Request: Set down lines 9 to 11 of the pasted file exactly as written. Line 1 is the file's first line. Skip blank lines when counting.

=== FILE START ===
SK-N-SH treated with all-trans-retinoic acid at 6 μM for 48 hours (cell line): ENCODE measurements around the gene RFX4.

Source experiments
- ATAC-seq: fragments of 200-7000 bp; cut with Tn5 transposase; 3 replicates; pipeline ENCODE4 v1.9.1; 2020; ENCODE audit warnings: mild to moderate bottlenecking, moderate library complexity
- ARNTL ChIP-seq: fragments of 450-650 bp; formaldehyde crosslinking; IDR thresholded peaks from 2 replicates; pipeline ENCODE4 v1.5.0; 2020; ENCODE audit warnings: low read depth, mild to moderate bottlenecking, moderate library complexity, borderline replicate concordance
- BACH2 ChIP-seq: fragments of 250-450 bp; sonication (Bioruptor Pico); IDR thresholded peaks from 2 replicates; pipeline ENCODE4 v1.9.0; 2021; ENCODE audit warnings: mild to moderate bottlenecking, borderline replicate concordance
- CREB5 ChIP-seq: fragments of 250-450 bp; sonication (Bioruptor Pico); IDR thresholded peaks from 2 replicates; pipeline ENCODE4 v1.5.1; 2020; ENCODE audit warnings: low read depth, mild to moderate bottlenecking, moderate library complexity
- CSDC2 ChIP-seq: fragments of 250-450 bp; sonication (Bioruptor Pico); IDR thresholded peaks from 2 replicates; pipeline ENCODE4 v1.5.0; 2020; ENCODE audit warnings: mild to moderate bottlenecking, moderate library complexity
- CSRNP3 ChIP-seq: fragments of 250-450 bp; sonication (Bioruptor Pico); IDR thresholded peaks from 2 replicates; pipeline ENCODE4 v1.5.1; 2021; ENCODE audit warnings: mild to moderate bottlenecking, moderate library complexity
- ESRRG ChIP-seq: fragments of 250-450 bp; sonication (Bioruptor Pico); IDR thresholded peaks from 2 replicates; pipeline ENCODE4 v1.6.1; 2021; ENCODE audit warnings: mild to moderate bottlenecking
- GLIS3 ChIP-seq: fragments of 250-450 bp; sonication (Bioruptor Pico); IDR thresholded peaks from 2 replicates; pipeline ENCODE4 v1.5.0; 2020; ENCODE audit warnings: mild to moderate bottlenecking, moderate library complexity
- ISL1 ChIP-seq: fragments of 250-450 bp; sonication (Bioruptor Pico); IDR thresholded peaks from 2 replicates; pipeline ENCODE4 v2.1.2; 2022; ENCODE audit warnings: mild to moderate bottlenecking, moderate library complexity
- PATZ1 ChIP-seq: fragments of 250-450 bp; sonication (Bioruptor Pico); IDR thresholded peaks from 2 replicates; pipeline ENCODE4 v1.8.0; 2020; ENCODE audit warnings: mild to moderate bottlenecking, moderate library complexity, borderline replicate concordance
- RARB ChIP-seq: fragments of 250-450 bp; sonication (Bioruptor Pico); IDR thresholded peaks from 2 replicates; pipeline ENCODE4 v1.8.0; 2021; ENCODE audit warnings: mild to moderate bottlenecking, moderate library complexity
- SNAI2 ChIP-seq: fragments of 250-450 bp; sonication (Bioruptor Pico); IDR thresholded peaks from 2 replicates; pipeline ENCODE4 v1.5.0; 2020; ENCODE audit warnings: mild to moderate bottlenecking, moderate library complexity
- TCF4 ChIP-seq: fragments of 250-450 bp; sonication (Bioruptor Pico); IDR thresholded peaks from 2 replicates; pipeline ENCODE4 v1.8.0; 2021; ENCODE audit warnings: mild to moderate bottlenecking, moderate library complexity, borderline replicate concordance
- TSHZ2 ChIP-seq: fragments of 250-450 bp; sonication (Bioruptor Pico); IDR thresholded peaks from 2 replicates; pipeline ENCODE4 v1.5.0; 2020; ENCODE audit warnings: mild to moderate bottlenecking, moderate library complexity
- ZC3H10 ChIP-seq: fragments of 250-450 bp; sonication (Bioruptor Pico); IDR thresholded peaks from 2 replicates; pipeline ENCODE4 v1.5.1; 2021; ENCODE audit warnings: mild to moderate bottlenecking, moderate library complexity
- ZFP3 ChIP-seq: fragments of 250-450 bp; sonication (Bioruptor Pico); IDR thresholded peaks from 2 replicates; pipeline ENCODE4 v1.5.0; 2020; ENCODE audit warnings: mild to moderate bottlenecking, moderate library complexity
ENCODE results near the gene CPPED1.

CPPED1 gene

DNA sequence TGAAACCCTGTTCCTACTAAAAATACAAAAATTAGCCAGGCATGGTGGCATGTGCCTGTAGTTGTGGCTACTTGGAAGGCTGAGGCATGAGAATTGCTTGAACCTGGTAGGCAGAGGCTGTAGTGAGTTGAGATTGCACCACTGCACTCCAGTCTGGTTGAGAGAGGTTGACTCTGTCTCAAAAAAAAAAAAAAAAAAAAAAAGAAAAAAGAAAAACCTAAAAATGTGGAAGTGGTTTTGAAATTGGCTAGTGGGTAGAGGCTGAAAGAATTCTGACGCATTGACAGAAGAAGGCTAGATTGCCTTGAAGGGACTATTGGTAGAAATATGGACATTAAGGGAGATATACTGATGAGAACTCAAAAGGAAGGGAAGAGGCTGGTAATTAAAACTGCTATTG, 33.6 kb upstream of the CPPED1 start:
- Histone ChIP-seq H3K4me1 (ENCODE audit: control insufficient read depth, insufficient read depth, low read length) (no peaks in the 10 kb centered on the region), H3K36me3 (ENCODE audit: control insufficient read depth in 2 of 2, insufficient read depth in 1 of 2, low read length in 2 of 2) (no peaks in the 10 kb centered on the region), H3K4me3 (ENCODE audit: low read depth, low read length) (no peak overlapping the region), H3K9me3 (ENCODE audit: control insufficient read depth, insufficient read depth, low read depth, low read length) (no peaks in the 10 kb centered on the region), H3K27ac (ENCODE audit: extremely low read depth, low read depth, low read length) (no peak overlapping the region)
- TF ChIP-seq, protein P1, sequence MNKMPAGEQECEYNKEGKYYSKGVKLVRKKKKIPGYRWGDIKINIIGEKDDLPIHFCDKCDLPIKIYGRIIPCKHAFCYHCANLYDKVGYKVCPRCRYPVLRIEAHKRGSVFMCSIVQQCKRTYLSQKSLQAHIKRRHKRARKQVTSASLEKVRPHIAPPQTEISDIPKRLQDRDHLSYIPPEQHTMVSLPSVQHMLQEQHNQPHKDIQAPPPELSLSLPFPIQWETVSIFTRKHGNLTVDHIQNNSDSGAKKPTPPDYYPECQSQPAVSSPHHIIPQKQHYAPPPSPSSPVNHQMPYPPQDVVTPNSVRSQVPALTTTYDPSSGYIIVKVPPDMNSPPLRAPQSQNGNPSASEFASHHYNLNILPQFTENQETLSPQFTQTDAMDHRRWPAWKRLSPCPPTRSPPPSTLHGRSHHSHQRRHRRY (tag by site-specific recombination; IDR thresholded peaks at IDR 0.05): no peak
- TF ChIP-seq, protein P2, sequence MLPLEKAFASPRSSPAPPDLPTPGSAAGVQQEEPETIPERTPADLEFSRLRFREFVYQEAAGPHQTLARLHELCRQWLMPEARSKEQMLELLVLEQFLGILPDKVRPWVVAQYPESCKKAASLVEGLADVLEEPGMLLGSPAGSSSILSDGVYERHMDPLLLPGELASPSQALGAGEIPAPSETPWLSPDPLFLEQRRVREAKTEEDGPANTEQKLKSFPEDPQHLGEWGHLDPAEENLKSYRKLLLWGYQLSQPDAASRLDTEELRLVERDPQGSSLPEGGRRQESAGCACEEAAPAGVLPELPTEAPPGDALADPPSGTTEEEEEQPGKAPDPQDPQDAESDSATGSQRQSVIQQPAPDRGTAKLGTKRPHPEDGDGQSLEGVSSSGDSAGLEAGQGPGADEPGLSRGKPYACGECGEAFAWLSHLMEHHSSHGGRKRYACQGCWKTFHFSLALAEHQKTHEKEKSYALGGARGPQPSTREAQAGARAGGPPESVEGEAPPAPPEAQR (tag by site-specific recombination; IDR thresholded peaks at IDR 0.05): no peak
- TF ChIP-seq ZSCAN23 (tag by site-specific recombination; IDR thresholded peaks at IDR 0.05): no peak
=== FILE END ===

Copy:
- ESRRG ChIP-seq: fragments of 250-450 bp; sonication (Bioruptor Pico); IDR thresholded peaks from 2 replicates; pipeline ENCODE4 v1.6.1; 2021; ENCODE audit warnings: mild to moderate bottlenecking
- GLIS3 ChIP-seq: fragments of 250-450 bp; sonication (Bioruptor Pico); IDR thresholded peaks from 2 replicates; pipeline ENCODE4 v1.5.0; 2020; ENCODE audit warnings: mild to moderate bottlenecking, moderate library complexity
- ISL1 ChIP-seq: fragments of 250-450 bp; sonication (Bioruptor Pico); IDR thresholded peaks from 2 replicates; pipeline ENCODE4 v2.1.2; 2022; ENCODE audit warnings: mild to moderate bottlenecking, moderate library complexity